According to the World Health Organization (WHO), antimicrobial resistance (AMR) is one of the biggest threats to global health, food security, and development today. If this trend is not slowed or reversed, it could jeopardize many, if not most, of our medical advancements to date. Antimicrobials are essential for the prevention and treatment of infections, which affect the success of a multitude of medical procedures including organ transplantation, cancer chemotherapy, and any type of major surgery.
Despite billions of dollars of investment and sustained efforts over decades, very little progress has been made in the discovery and development of new antimicrobial treatments. For instance, no new class of antibiotic for Gram-negative infections has obtained approval in over 40 years. Various Gram-positive bacterial infections including Methicillin-resistant staphylococcus aureus (MRSA) and Vancomycin-resistant Enterococci (VRE) have been termed ‘superbugs’ due to their significant resistance to most of the existing antibiotics, with high resistance rates particularly in hospitals. Globally, approximately 240,000 people died from multidrug-resistant tuberculosis in 2016.
From a scientific and technical standpoint, all the low-hanging fruit [in antibiotics] have already been taken so it is more difficult to find a breakthrough
While many Chinese biotechs have set their sights on developing cancer therapeutics, two enterprising CEOs have decided to go down the uncommon path of microbial research. Zhenkun Ma, the founder and CEO TenNor Therapeutics did this with his eyes wide open, having previously worked with different entities in this space, including nine years as Head of Research and subsequently chief scientific office at the Global Alliance for TB Drug Development (the TB Alliance). He outlines the major challenges within this space. “firstly, from a scientific and technical standpoint, all the low-hanging fruit have already been taken so it is more difficult to find a breakthrough. Secondly, the market situation for antibiotics can be challenging for companies. There are many generic drugs available in this space and the current insurance reimbursement system – in both mature and emerging markets – is not set up well to promote innovation.”
For this reason, he established TenNor Therapeutics with the decision to “developing differentiated candidates for clear unmet medical needs that can be used as first-line treatment instead of being reserved as second- or third-line therapies – to ensure that our business model is sustainable.”
TenNor currently has three clinical programs targeting biofilm infections associated with medical implants or devices; gastrointestinal (GI) tract-associated diseases like cirrhosis hepatic encephalopathy (HE); and anaerobic bacterial infections like H. pylori and bacterial vaginosis. The needs are significant – for H. pylori for instance, it is estimated that an estimated 50 percent of the population carries this infection, which is associated with gastric ulcer, as well as gastric cancer, while in bacterial vaginosis, the resistance rate for the main pathogen to first-line treatment metronidazole is extremely high, estimated between 70 to 90 percent in China and 30 to 40 percent in the U.S.
The urgency has escalated due to a spate of recent exits by Big Pharma players from this space. Giants like Novartis, Sanofi, BMS, AstraZeneca and Eli Lilly have all pulled out from funding programs within the antimicrobial space in the past couple of years. But MicuRx Pharmaceuticals is in it for the long haul. Established in 2007 by long-time colleagues President & CEO Dr Zhengyu Yuan and Mikhail Gordeev (EVP and CSO), MicuRx is actually their second biotech focusing on antimicrobial resistance (AMR). Their first, Versicor, founded in 1996, took two drugs to US NDA before being acquired by Pfizer for USD 1.9 billion in 2005. With that stellar track record, they decided to continue exploring this space, this time shifting their center of operations to China, with a focus on developing next-generation antimicrobial drugs.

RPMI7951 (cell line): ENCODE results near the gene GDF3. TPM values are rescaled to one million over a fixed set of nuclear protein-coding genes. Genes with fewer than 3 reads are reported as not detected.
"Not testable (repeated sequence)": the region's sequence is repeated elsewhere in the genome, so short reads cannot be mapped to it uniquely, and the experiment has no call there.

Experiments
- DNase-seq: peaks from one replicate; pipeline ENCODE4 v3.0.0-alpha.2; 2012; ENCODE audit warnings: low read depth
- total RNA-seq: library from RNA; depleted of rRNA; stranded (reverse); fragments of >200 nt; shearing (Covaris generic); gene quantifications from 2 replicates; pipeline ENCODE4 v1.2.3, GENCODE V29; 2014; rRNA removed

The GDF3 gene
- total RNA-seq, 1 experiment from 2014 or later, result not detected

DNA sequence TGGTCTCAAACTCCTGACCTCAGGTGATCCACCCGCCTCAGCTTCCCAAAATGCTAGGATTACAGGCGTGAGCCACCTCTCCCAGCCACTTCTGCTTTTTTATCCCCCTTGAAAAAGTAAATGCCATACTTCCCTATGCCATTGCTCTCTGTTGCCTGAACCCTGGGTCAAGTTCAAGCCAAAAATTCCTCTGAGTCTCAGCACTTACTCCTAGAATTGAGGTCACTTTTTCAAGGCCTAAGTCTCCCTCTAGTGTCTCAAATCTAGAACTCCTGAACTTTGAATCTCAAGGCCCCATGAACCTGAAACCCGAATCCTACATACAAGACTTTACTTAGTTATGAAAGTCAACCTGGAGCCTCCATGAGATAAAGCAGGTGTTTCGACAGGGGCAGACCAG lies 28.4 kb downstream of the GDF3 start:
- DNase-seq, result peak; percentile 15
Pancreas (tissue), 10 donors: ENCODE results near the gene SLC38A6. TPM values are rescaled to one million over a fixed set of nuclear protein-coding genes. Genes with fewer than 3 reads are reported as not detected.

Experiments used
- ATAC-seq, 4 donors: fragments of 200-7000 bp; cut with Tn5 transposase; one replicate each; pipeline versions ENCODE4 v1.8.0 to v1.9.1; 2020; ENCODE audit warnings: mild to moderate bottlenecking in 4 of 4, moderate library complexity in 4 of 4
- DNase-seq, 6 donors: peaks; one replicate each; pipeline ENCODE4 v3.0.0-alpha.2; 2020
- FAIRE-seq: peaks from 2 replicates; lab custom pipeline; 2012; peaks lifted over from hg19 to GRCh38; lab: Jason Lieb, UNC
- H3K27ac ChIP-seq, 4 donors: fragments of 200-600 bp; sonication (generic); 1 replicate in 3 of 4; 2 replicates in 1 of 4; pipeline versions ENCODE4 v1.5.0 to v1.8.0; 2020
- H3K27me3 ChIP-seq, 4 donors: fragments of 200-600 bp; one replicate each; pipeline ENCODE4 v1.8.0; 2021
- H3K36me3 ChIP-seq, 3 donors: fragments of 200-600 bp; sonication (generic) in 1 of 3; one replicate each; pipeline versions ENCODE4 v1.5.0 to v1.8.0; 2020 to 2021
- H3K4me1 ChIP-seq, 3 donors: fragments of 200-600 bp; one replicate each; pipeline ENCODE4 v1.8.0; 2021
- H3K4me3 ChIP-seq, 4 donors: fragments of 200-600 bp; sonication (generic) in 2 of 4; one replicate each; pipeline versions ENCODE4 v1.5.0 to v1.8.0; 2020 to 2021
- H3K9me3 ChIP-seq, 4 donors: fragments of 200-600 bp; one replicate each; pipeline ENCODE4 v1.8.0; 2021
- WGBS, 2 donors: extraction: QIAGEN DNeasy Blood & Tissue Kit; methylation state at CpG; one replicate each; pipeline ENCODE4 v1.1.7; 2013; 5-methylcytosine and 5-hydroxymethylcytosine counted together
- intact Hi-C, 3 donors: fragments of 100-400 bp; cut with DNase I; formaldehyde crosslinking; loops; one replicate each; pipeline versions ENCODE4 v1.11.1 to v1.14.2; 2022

Their flagship candidate, contezolid, has already finished Phase III pivotal trials in China and Phase II trials in the US (contezolid has also been granted QIDP designation and Fast Track status by the US FDA) and expects to file for approval in China soon.
Dr Yuan explains the importance of this compound. “Contezolid is a drug belonging to the oxazolidinone class of molecules. Within this class, there is an existing blockbuster drug on the market, linezolid. Compared with another older drug vancomycin, linezolid is available both intravenously and orally with very good tissue distribution, and very effective against multi-drug resistant (MDR) Gram-positive bacterial infections, without the nephrotoxicity commonly seen in vancomycin.” However, Yuan continues, “linezolid has some problems with bone marrow toxicity, which limits its use to a large extent clinically. For infections with no alternatives, for example, drug-resistant tuberculosis, it is still prescribed but around 70 percent of patients will eventually develop bone marrow toxicity related side effects and around 30 percent will develop neuropathy, sometimes even losing their eyesight.” Meanwhile, contezolid is as efficacious as linezolid but without the bone marrow toxicity.
Estimates suggest that by 2050, AMR could be responsible for 10 million deaths globally and cost the world up to USD 100 trillion. With so much at stake, all efforts to combat this global scourge are certainly welcome.